When I first left the classroom to become a staff developer in New York City, I had to learn quickly to adjust to new schools, and new groups of teachers. I worked hard to have open conversations with the teachers I worked with, inviting teachers to ask anything. “No such thing as a bad question!” I’d say. But there was one phrase that I dreaded. Four words that left me with no idea how to respond:
“They have no experiences.”
Hearing another teacher speak this phrase always made me feel like my heart was being dunked in a bucket of ice water. These words were almost always spoken as though I would instantly agree, and I knew that these teachers were surprised when a long awkward silence would follow.
When I was new to the job of literacy coaching I would stammer, “Well… actually they do. They do have experiences.” Then I would rattle off all the things that I was absolutely certain kids experienced every day: getting up in the morning, getting dressed, coming to school. After all, if you’re breathing, you are experiencing. LIFE is experience.
But listing off these generic ideas didn’t quite capture why I had such a strong emotional reaction to hearing this phrase.
As years passed and I continued to hear those four words, I slowly started to realize why that sentence bothered me so much. It dawned me that those were words a few of my own teachers had almost certainly said about me and my friends growing up. I grew up in rural Vermont, where drop-out rates at the time were quite high, and schools faced a long list of challenges related to rural poverty. Expectations were not exactly sky-high for us kids. It has occurred to me that a handful of my own teachers likely thought we had “no experiences.” We were just country kids with nothing to do. All we did was go home, watch TV, and do nothing all day, right?
I’m telling you, nothing could be farther from the truth about ANY kid. Kids are human beings who live in the world and have friendships and family, fights, troubles, drama, worries, and moments of beauty — just like anybody. It seems so obvious to me, yet I continue to hear those four little words year after year.
When I was a kid, there was no way I would have ever written a true story from my own life for school. We didn’t do that kind of writing, and even if we had, I would have written about boring stuff like watching TV so that I could blend in with all the other kids — if I wrote at all. Perhaps if I had a teacher who modeled writing her own stories, and maybe if there were other kids like me who shared their stories, and maybe if the teacher seemed genuinely interested in hearing about my true life — then maybe I would have given it a try.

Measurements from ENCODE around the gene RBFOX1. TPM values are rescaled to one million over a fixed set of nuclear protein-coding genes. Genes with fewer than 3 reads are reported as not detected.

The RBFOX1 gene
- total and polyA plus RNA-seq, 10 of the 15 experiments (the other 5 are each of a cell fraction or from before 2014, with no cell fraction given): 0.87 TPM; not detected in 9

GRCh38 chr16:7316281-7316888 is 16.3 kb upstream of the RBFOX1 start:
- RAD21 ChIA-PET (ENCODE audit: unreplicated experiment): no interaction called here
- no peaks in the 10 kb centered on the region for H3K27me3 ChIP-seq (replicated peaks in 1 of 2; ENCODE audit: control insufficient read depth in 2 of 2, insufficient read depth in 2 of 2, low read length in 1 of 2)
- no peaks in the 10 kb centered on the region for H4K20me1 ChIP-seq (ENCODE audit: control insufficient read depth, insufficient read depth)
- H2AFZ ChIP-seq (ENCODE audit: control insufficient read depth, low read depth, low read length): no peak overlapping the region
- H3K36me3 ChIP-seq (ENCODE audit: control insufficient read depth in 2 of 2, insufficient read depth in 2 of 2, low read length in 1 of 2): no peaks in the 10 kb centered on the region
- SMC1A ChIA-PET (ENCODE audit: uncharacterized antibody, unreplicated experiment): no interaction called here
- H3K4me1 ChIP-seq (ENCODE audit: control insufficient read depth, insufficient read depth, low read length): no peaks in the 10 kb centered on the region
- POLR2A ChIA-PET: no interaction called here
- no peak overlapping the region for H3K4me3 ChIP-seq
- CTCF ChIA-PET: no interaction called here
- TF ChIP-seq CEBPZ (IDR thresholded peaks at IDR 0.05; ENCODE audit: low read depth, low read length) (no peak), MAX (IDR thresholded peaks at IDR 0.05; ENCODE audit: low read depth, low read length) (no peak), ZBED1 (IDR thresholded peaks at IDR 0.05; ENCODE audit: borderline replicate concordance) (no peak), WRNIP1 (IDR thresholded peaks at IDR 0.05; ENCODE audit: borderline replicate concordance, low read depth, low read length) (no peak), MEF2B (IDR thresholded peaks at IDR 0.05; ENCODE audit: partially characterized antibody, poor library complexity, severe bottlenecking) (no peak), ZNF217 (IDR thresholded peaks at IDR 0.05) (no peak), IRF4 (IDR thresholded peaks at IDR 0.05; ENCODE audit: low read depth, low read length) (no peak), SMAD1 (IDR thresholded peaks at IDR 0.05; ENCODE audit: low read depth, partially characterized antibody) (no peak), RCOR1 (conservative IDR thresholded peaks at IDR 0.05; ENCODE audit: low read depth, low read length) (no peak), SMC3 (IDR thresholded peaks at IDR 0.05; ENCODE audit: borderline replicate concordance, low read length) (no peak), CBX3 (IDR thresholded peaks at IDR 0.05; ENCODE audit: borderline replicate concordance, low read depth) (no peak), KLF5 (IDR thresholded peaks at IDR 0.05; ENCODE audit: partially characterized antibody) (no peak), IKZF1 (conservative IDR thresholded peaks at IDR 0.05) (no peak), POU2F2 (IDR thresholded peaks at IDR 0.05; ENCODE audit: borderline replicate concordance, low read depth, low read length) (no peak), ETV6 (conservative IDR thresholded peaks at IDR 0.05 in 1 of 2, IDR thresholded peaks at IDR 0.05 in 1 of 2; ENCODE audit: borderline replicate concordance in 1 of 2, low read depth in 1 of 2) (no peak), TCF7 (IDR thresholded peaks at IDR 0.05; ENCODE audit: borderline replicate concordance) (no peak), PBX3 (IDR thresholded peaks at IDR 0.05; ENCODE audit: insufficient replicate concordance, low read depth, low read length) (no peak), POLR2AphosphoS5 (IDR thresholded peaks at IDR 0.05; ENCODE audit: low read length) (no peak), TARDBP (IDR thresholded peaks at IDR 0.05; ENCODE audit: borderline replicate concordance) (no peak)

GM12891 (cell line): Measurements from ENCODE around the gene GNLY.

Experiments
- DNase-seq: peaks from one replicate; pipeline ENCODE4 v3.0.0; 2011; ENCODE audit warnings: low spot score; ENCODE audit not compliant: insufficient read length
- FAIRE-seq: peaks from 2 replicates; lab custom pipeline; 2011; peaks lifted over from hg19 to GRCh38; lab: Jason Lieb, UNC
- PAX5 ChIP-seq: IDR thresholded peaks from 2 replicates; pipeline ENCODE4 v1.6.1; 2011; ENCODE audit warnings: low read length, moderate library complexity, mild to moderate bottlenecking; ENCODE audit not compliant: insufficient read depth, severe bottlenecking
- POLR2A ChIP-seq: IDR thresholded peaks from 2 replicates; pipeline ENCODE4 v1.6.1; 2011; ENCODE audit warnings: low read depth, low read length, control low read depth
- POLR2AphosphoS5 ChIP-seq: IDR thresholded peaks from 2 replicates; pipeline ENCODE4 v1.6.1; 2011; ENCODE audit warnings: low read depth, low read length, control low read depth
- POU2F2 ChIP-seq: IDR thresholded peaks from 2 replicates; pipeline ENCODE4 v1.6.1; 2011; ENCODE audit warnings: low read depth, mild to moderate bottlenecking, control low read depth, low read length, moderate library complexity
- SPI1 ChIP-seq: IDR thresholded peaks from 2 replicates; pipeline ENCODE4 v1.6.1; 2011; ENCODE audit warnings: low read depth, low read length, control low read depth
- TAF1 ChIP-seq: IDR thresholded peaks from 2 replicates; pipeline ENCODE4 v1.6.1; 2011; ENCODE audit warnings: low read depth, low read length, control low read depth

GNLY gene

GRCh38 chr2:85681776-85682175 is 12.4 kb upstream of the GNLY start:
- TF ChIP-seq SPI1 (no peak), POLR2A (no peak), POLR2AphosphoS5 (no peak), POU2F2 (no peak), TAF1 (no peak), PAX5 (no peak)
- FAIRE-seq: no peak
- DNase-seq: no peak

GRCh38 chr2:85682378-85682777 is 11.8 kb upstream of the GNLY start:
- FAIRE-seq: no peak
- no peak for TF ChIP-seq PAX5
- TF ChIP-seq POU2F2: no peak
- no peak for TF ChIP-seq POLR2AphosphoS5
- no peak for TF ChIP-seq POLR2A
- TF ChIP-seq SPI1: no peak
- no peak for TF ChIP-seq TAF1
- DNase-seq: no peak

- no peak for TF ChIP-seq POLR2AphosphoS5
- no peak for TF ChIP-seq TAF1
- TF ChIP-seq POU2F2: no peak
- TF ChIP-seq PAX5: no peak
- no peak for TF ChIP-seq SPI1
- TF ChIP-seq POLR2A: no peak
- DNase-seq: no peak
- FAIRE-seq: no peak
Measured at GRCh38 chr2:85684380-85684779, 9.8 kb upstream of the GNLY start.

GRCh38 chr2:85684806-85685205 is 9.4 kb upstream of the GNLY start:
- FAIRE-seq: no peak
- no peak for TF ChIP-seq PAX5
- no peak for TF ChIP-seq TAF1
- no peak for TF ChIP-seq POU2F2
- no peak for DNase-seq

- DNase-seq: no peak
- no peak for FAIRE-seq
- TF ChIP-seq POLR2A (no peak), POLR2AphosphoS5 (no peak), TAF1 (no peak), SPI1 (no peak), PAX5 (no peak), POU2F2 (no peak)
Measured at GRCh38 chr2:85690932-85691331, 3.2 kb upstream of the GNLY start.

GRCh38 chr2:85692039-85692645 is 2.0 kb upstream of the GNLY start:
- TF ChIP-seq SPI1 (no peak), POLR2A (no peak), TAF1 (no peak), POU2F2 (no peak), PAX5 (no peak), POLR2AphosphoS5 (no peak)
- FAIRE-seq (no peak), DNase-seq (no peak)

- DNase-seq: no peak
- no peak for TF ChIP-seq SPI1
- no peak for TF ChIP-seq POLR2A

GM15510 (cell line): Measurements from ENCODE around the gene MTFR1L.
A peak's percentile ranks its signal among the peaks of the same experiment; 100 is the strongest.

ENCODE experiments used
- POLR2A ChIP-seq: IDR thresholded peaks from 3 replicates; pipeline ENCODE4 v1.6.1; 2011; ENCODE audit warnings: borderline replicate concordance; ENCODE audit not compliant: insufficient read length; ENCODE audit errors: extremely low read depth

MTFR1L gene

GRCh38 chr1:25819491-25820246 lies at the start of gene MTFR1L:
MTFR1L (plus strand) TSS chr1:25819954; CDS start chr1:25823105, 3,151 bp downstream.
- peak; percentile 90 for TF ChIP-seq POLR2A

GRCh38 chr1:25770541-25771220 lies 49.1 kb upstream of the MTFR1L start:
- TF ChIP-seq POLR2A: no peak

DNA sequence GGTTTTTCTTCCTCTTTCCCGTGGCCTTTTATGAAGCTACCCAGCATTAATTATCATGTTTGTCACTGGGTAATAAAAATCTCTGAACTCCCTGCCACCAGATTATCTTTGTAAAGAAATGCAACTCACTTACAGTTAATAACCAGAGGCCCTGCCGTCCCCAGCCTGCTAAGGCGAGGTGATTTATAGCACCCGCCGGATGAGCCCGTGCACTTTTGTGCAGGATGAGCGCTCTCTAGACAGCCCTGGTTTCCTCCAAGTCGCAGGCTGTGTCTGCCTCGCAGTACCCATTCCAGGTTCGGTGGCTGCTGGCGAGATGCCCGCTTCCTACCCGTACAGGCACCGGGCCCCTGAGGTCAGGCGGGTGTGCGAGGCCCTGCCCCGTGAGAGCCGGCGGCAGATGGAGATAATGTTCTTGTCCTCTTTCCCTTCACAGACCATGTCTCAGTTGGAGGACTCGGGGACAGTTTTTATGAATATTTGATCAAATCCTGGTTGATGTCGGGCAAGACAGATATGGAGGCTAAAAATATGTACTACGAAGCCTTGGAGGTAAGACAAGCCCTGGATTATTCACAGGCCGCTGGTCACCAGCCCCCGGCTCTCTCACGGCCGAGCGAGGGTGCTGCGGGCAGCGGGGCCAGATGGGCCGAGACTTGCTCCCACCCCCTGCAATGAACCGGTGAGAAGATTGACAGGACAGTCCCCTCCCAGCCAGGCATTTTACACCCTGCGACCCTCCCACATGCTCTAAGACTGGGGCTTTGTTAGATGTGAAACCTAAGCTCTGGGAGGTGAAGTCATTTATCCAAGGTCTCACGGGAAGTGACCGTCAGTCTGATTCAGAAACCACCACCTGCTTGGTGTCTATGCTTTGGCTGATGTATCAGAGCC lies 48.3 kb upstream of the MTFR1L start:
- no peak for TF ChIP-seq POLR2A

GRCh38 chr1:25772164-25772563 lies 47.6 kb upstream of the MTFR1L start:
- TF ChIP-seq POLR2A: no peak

“They don’t do anything. They just watch TV. Nobody plays with them. They are literally just sitting around.”
Not every kid has stories about going apple picking with family, or about playing soccer after school. Not every kid has pleasant memories of sleep-overs or birthday parties to record during writing workshop. But EVERY kid has a story–many stories, in fact. And that is what a personal narrative unit is all about. It’s about honoring the experiences that kids bring with them to your classroom every day (the good, the bad, and the ugly experiences too). It’s about saying “YES! Minecraft IS exciting to hear about!” “YES! I do want to hear another story about walking to school in the morning!” “YES! Please write about the big fight, the mistake you made, the trouble you got into.” “YES! YES! YES! You do have stories to tell. Yes, your real true life, your lived experience is worthy. Write it.”
Narrative is how human beings organize and make sense out of experiences. It’s not only a genre, it’s a way of thinking. It’s a tool that applies not only to writing, but to business, history, art, and nearly every aspect of social life. Not only do kids need narrative writing as a tool for the future, many kids need personal narrative now as a tool for organizing their experiences, and making sense out of the ups and downs of life as a kid.
If you launched your year with personal narrative writing, you are so fortunate. What better way to start the year than inviting kids to share stories from their own lives? What better way to get to know your students, and for your students to learn that what they have to say is important? Starting with personal narrative–because it is so personal–sets the stage for all the rest of the writing your students will do this year. Whether it’s good, bad, or ugly, you should feel honored that your students *trust you enough to share their real true lives with you and their classmates.
*Footnote: You will also be happy to know that student relationships with teachers is one of the factors that Hattie et al have found to have a significant impact on student achievement (effect size of .72), right up there with feedback and teacher clarity. Just sayin’.
Literacy Coach, Consultant, Author, Graduate Course Instructor, and Mom. Passionate about fostering a love of reading and writing in learners of all ages.